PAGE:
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Board Rejects Plan to Raze Stable, Build Condos

November 27, 1986|DENISE HAMILTON | Times Staff Writer

A Beverly Hills developer's proposal to demolish a commercial horse stable and replace it with condominiums has been unanimously denied by the Glendale Board of Zoning Appeals.

The decision to deny a zoning variance to Jamco Development Co. brought cheers from more than 85 Glendale area residents who crowded into a small hearing room Nov. 13 to protest the proposed destruction of Silver Spur Stable on Riverside Drive.

"The city fathers have seen fit to call that property equestrian. . . . I think we should leave it alone as horse country," said William D. Plumley, a Board of Zoning Appeals administrator.

"Glendale doesn't need another apartment building. The stables here are a unique thing. Once it's gone it's gone forever," said James Ingersoll, a Studio City resident who boards horses in the area.

Concern over Silver Spur's future prompted formation of the Ranch Equestrian Protection Agency, a group dedicated to preserving horse properties near Griffith Park along the Los Angeles River in Burbank and Glendale.

Agency members hope to obtain a historic designation from the cities of Los Angeles and Burbank and the county of Los Angeles to preserve horse properties in the area, including Silver Spur.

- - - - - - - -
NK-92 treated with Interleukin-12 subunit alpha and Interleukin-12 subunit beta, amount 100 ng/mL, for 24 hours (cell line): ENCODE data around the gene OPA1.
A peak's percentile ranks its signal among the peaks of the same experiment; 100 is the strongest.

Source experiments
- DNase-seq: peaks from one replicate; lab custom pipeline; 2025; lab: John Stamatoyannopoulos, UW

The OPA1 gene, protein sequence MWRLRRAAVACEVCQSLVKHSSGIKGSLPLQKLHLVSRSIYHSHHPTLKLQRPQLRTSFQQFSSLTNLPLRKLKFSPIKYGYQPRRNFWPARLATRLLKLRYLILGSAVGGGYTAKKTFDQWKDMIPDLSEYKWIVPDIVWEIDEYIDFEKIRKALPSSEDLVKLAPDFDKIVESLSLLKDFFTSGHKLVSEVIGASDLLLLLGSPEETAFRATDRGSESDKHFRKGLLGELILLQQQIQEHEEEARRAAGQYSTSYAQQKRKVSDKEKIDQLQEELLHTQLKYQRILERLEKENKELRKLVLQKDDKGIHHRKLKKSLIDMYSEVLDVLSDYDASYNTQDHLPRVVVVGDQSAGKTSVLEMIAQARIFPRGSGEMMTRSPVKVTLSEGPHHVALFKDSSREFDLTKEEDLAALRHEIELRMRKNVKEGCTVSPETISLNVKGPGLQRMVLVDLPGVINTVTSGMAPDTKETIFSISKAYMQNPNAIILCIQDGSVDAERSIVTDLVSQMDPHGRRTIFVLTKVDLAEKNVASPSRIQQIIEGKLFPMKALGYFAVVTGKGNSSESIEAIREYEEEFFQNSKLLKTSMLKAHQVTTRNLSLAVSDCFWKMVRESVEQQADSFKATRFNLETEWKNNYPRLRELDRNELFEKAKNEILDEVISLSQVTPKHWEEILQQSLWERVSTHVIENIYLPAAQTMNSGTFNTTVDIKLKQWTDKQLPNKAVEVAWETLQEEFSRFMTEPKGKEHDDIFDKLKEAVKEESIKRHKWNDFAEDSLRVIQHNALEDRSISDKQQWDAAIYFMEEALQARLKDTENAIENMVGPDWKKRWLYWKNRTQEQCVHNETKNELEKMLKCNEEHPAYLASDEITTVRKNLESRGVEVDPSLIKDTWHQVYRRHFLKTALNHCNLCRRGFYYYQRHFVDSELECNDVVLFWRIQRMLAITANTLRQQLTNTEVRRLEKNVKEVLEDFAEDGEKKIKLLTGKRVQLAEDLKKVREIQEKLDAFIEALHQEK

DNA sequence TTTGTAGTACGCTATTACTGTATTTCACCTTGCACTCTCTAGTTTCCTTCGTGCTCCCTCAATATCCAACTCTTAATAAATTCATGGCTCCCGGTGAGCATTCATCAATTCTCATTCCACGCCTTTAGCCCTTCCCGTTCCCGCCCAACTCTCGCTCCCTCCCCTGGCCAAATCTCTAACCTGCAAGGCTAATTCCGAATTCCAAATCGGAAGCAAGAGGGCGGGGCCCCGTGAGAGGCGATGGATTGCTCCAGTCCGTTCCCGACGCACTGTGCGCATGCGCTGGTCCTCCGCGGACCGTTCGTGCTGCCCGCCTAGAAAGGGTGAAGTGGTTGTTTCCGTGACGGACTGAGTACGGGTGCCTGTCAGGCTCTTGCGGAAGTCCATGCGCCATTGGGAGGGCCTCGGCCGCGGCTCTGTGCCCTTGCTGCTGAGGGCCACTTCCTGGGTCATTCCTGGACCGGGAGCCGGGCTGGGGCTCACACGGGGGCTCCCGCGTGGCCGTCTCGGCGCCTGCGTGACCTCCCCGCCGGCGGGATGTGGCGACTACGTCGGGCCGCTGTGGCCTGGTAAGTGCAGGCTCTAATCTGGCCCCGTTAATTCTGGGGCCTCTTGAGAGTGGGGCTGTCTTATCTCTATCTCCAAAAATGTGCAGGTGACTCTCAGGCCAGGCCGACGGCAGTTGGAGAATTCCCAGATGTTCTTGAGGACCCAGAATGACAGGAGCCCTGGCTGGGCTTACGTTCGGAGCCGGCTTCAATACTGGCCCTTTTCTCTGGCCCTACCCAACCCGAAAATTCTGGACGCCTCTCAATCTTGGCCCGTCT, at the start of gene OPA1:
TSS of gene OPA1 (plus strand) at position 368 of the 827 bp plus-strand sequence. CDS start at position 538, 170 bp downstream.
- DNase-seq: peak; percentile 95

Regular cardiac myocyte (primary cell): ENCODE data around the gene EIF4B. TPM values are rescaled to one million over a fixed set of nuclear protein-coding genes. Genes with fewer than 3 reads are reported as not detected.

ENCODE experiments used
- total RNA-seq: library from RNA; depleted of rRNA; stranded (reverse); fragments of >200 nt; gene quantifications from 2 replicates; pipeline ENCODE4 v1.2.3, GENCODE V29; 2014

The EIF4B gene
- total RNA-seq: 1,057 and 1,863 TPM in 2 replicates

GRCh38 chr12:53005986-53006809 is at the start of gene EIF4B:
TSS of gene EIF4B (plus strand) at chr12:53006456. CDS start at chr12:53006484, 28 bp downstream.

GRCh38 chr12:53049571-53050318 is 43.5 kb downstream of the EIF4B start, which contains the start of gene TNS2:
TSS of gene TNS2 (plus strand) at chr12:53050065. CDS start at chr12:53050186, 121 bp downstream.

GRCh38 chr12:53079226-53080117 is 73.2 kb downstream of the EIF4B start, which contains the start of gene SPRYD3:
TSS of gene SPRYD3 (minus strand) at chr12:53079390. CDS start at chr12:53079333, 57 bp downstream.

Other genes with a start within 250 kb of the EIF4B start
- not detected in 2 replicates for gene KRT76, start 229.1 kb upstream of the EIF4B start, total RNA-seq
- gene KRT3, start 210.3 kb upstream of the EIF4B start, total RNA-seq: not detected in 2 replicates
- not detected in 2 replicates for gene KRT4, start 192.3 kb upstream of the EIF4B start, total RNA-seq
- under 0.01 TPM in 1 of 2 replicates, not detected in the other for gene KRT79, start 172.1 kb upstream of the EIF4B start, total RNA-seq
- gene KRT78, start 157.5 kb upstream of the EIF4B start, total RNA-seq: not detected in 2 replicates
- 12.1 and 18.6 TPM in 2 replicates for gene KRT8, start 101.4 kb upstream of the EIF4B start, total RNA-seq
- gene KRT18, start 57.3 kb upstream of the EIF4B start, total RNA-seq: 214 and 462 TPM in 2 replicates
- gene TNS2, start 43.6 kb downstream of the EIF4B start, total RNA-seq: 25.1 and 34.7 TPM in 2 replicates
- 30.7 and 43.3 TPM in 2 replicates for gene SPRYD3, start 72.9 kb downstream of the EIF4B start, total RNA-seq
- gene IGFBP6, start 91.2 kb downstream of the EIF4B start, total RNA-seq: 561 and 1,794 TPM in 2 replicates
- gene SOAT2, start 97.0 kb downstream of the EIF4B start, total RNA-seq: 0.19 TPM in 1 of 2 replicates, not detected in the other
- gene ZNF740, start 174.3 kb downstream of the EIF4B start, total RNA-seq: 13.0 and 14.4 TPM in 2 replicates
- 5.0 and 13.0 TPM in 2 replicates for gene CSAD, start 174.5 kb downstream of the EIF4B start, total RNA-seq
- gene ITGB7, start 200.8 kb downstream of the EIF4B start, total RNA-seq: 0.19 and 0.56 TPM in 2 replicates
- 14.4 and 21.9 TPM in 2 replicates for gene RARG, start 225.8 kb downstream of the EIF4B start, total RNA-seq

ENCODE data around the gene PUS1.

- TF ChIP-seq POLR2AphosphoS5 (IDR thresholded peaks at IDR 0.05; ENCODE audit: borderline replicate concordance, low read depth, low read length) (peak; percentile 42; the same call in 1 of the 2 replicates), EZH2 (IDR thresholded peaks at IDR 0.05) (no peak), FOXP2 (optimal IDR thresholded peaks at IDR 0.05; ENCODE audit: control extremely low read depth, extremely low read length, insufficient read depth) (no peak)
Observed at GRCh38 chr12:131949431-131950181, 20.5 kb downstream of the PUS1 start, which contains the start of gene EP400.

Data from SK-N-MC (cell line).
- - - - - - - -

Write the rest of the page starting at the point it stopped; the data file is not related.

The number of commercial stables in the area has dwindled from 40 to 15 in the last 20 years. There are now four commercial stables in Glendale. Horse owners prize the stables because they are just a few minutes from the 60 miles of trails in Griffith Park.

One of teh equestrian agency's founders, Alexander Haagen III, has offered to buy and maintain Silver Spur. The owners agreed several months ago to sell the property to Jamco if the developer could obtain a zoning variance to build 24 condominiums. The land is zoned for commercial horse keeping.

A Jamco spokesman said the company has not decided whether to appeal the case to the Glendale City Council.

The Board of Zoning Appeals ruling overturns a decision made in September by Glendale Zoning Administrator John W. McKenna. McKenna said in a report that Silver Spur failed to meet city building codes and that the proposed apartments would improve the site.

The ruling marks the second time in as many months that stables near Griffith Park have won a reprieve from demolition. In October, Burbank's planning board denied a proposal to convert Dincara Stock Farm on South Mariposa Street into a public storage facility.

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